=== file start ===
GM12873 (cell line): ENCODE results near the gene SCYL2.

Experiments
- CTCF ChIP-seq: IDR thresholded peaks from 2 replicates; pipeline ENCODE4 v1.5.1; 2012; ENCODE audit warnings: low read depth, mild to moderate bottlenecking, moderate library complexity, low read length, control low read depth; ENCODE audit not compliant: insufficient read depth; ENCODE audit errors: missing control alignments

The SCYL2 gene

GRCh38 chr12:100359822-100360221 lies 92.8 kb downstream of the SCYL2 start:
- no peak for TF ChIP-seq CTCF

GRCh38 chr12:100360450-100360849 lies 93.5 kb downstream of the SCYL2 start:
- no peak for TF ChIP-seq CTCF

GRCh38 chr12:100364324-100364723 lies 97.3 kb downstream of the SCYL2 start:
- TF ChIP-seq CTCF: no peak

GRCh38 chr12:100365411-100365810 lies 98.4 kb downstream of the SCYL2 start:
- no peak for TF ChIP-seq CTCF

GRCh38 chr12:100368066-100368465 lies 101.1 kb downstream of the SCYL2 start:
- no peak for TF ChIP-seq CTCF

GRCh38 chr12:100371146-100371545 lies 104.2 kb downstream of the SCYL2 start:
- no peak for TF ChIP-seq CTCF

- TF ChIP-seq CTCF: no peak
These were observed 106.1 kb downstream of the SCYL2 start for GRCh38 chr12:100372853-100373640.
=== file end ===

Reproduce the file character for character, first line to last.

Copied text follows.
GM12873 (cell line): ENCODE results near the gene SCYL2.

Experiments
- CTCF ChIP-seq: IDR thresholded peaks from 2 replicates; pipeline ENCODE4 v1.5.1; 2012; ENCODE audit warnings: low read depth, mild to moderate bottlenecking, moderate library complexity, low read length, control low read depth; ENCODE audit not compliant: insufficient read depth; ENCODE audit errors: missing control alignments

The SCYL2 gene

GRCh38 chr12:100359822-100360221 lies 92.8 kb downstream of the SCYL2 start:
- no peak for TF ChIP-seq CTCF

GRCh38 chr12:100360450-100360849 lies 93.5 kb downstream of the SCYL2 start:
- no peak for TF ChIP-seq CTCF

GRCh38 chr12:100364324-100364723 lies 97.3 kb downstream of the SCYL2 start:
- TF ChIP-seq CTCF: no peak

GRCh38 chr12:100365411-100365810 lies 98.4 kb downstream of the SCYL2 start:
- no peak for TF ChIP-seq CTCF

GRCh38 chr12:100368066-100368465 lies 101.1 kb downstream of the SCYL2 start:
- no peak for TF ChIP-seq CTCF

GRCh38 chr12:100371146-100371545 lies 104.2 kb downstream of the SCYL2 start:
- no peak for TF ChIP-seq CTCF

- TF ChIP-seq CTCF: no peak
These were observed 106.1 kb downstream of the SCYL2 start for GRCh38 chr12:100372853-100373640.